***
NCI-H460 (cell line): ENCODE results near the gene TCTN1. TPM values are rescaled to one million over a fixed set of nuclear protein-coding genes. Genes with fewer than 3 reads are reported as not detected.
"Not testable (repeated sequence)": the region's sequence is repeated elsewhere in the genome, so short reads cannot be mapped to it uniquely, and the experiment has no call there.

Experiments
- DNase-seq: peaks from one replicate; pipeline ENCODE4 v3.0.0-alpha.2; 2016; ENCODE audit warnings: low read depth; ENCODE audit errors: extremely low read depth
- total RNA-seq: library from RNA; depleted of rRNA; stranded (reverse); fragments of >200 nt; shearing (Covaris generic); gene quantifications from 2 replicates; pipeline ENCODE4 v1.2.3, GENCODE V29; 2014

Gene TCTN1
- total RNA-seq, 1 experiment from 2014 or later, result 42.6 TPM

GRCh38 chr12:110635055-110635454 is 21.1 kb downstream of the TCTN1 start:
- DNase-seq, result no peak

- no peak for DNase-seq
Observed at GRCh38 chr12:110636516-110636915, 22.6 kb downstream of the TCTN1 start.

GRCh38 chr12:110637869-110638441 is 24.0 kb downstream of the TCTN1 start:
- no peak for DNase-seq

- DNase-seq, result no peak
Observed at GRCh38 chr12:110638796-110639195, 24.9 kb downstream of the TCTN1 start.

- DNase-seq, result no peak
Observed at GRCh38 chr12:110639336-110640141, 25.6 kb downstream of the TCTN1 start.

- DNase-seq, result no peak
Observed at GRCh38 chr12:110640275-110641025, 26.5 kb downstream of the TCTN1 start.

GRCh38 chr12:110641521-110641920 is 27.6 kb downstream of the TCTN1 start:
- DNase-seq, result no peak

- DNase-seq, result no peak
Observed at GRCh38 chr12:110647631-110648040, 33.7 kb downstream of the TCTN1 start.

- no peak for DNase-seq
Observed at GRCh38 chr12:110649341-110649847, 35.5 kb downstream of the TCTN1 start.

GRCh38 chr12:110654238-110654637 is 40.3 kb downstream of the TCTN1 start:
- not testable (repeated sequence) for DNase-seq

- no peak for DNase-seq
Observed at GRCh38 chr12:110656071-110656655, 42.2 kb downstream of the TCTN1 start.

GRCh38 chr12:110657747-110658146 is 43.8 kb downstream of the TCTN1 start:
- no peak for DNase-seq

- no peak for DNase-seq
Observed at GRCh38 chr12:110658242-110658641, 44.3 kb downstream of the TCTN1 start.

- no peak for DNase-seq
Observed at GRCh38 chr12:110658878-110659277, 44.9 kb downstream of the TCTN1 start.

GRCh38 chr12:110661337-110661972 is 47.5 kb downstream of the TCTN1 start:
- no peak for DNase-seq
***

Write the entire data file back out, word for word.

NCI-H460 (cell line): ENCODE results near the gene TCTN1. TPM values are rescaled to one million over a fixed set of nuclear protein-coding genes. Genes with fewer than 3 reads are reported as not detected.
"Not testable (repeated sequence)": the region's sequence is repeated elsewhere in the genome, so short reads cannot be mapped to it uniquely, and the experiment has no call there.

Experiments
- DNase-seq: peaks from one replicate; pipeline ENCODE4 v3.0.0-alpha.2; 2016; ENCODE audit warnings: low read depth; ENCODE audit errors: extremely low read depth
- total RNA-seq: library from RNA; depleted of rRNA; stranded (reverse); fragments of >200 nt; shearing (Covaris generic); gene quantifications from 2 replicates; pipeline ENCODE4 v1.2.3, GENCODE V29; 2014

Gene TCTN1
- total RNA-seq, 1 experiment from 2014 or later, result 42.6 TPM

GRCh38 chr12:110635055-110635454 is 21.1 kb downstream of the TCTN1 start:
- DNase-seq, result no peak

- no peak for DNase-seq
Observed at GRCh38 chr12:110636516-110636915, 22.6 kb downstream of the TCTN1 start.

GRCh38 chr12:110637869-110638441 is 24.0 kb downstream of the TCTN1 start:
- no peak for DNase-seq

- DNase-seq, result no peak
Observed at GRCh38 chr12:110638796-110639195, 24.9 kb downstream of the TCTN1 start.

- DNase-seq, result no peak
Observed at GRCh38 chr12:110639336-110640141, 25.6 kb downstream of the TCTN1 start.

- DNase-seq, result no peak
Observed at GRCh38 chr12:110640275-110641025, 26.5 kb downstream of the TCTN1 start.

GRCh38 chr12:110641521-110641920 is 27.6 kb downstream of the TCTN1 start:
- DNase-seq, result no peak

- DNase-seq, result no peak
Observed at GRCh38 chr12:110647631-110648040, 33.7 kb downstream of the TCTN1 start.

- no peak for DNase-seq
Observed at GRCh38 chr12:110649341-110649847, 35.5 kb downstream of the TCTN1 start.

GRCh38 chr12:110654238-110654637 is 40.3 kb downstream of the TCTN1 start:
- not testable (repeated sequence) for DNase-seq

- no peak for DNase-seq
Observed at GRCh38 chr12:110656071-110656655, 42.2 kb downstream of the TCTN1 start.

GRCh38 chr12:110657747-110658146 is 43.8 kb downstream of the TCTN1 start:
- no peak for DNase-seq

- no peak for DNase-seq
Observed at GRCh38 chr12:110658242-110658641, 44.3 kb downstream of the TCTN1 start.

- no peak for DNase-seq
Observed at GRCh38 chr12:110658878-110659277, 44.9 kb downstream of the TCTN1 start.

GRCh38 chr12:110661337-110661972 is 47.5 kb downstream of the TCTN1 start:
- no peak for DNase-seq